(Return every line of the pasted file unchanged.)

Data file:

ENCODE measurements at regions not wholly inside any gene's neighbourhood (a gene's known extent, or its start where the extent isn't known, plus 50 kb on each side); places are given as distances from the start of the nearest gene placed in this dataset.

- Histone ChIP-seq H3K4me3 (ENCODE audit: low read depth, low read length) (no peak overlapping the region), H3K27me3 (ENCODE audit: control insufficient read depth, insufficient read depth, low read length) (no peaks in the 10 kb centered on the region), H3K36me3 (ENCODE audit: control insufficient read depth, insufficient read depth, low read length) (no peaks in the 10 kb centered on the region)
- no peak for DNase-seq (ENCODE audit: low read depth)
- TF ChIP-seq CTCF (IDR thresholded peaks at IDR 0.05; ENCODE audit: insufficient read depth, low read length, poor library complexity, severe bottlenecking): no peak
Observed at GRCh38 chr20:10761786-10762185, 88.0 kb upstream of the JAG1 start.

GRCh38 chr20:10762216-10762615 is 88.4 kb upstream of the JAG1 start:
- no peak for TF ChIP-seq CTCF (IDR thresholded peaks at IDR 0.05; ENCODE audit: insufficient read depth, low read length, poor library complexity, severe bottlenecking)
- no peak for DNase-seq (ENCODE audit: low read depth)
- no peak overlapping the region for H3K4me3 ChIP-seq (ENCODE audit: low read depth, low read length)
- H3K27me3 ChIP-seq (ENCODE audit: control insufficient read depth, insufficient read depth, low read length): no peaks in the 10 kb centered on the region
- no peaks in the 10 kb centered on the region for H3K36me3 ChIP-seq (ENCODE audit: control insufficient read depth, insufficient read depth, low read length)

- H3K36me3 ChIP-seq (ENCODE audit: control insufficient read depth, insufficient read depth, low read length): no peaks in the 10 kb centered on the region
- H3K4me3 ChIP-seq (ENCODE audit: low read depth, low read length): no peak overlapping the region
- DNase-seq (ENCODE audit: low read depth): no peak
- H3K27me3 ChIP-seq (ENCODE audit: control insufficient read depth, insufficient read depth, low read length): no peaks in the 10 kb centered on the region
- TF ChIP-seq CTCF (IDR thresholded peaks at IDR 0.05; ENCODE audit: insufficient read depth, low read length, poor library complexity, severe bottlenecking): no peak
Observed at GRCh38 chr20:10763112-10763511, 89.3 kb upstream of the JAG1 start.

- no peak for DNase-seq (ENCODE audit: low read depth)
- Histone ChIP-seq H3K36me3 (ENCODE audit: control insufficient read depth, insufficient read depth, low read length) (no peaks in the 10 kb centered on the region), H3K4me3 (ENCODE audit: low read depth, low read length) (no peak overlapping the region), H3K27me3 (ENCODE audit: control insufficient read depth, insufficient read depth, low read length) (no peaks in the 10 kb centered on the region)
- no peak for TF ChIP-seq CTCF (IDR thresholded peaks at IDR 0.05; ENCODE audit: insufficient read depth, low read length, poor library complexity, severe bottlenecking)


ENCODE measurements at regions not wholly inside any gene's neighbourhood (a gene's known extent, or its start where the extent isn't known, plus 50 kb on each side); places are given as distances from the start of the nearest gene placed in this dataset.

- Histone ChIP-seq H3K4me3 (ENCODE audit: low read depth, low read length) (no peak overlapping the region), H3K27me3 (ENCODE audit: control insufficient read depth, insufficient read depth, low read length) (no peaks in the 10 kb centered on the region), H3K36me3 (ENCODE audit: control insufficient read depth, insufficient read depth, low read length) (no peaks in the 10 kb centered on the region)
- no peak for DNase-seq (ENCODE audit: low read depth)
- TF ChIP-seq CTCF (IDR thresholded peaks at IDR 0.05; ENCODE audit: insufficient read depth, low read length, poor library complexity, severe bottlenecking): no peak
Observed at GRCh38 chr20:10761786-10762185, 88.0 kb upstream of the JAG1 start.

GRCh38 chr20:10762216-10762615 is 88.4 kb upstream of the JAG1 start:
- no peak for TF ChIP-seq CTCF (IDR thresholded peaks at IDR 0.05; ENCODE audit: insufficient read depth, low read length, poor library complexity, severe bottlenecking)
- no peak for DNase-seq (ENCODE audit: low read depth)
- no peak overlapping the region for H3K4me3 ChIP-seq (ENCODE audit: low read depth, low read length)
- H3K27me3 ChIP-seq (ENCODE audit: control insufficient read depth, insufficient read depth, low read length): no peaks in the 10 kb centered on the region
- no peaks in the 10 kb centered on the region for H3K36me3 ChIP-seq (ENCODE audit: control insufficient read depth, insufficient read depth, low read length)

- H3K36me3 ChIP-seq (ENCODE audit: control insufficient read depth, insufficient read depth, low read length): no peaks in the 10 kb centered on the region
- H3K4me3 ChIP-seq (ENCODE audit: low read depth, low read length): no peak overlapping the region
- DNase-seq (ENCODE audit: low read depth): no peak
- H3K27me3 ChIP-seq (ENCODE audit: control insufficient read depth, insufficient read depth, low read length): no peaks in the 10 kb centered on the region
- TF ChIP-seq CTCF (IDR thresholded peaks at IDR 0.05; ENCODE audit: insufficient read depth, low read length, poor library complexity, severe bottlenecking): no peak
Observed at GRCh38 chr20:10763112-10763511, 89.3 kb upstream of the JAG1 start.

- no peak for DNase-seq (ENCODE audit: low read depth)
- Histone ChIP-seq H3K36me3 (ENCODE audit: control insufficient read depth, insufficient read depth, low read length) (no peaks in the 10 kb centered on the region), H3K4me3 (ENCODE audit: low read depth, low read length) (no peak overlapping the region), H3K27me3 (ENCODE audit: control insufficient read depth, insufficient read depth, low read length) (no peaks in the 10 kb centered on the region)
- no peak for TF ChIP-seq CTCF (IDR thresholded peaks at IDR 0.05; ENCODE audit: insufficient read depth, low read length, poor library complexity, severe bottlenecking)